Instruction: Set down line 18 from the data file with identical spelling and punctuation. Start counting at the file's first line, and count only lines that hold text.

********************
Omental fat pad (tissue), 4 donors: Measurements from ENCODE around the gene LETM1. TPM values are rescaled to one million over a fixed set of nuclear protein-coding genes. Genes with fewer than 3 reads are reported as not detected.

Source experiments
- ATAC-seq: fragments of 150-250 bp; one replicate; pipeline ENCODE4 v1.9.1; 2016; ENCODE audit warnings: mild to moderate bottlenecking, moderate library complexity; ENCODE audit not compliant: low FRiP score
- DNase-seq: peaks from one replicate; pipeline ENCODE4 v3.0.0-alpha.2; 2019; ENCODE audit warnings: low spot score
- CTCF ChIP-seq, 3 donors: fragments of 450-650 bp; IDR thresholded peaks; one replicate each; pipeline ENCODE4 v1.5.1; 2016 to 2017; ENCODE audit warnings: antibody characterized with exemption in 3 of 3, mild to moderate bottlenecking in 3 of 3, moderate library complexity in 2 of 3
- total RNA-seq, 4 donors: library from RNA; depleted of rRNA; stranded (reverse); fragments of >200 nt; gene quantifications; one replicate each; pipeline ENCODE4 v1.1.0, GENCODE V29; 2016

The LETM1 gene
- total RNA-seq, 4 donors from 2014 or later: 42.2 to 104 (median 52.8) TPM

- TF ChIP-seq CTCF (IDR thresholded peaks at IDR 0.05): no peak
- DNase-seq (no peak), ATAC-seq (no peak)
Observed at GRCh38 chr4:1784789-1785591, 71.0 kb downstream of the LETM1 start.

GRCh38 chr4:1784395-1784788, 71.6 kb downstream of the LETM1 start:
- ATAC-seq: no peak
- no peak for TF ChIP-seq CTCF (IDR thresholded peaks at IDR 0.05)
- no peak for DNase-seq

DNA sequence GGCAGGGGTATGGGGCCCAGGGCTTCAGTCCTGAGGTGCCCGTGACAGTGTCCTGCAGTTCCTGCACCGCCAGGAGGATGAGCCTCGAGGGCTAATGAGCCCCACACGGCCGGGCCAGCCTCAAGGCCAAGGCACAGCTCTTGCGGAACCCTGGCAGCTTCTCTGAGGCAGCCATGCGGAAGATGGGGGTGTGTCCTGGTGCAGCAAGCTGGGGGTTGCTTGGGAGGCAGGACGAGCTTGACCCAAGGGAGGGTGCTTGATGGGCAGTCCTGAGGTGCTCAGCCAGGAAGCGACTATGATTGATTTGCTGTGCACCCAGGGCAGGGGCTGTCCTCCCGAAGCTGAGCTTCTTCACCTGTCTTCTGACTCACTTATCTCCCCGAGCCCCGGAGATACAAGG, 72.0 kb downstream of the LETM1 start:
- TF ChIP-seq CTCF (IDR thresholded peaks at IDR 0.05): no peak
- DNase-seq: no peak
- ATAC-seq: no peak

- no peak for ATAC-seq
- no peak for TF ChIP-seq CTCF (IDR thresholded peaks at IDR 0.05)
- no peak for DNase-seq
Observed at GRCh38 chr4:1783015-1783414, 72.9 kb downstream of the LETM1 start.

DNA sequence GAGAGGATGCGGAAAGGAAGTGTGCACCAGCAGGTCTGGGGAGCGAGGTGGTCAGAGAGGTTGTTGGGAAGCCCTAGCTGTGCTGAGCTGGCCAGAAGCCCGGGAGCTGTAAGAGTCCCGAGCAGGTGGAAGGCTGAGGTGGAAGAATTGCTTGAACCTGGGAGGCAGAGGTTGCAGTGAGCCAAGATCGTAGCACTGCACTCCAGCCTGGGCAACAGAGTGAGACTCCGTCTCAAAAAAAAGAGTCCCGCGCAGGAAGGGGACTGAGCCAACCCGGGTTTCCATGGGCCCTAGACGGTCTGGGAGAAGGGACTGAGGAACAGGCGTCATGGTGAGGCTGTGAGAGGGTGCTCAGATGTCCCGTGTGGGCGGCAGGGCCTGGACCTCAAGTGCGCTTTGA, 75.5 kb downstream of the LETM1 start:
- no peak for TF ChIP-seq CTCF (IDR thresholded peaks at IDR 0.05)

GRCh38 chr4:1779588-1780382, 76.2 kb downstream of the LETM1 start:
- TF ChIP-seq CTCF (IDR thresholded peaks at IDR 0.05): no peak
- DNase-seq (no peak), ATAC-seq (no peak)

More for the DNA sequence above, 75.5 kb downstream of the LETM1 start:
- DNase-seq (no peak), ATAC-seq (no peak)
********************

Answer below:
- DNase-seq: no peak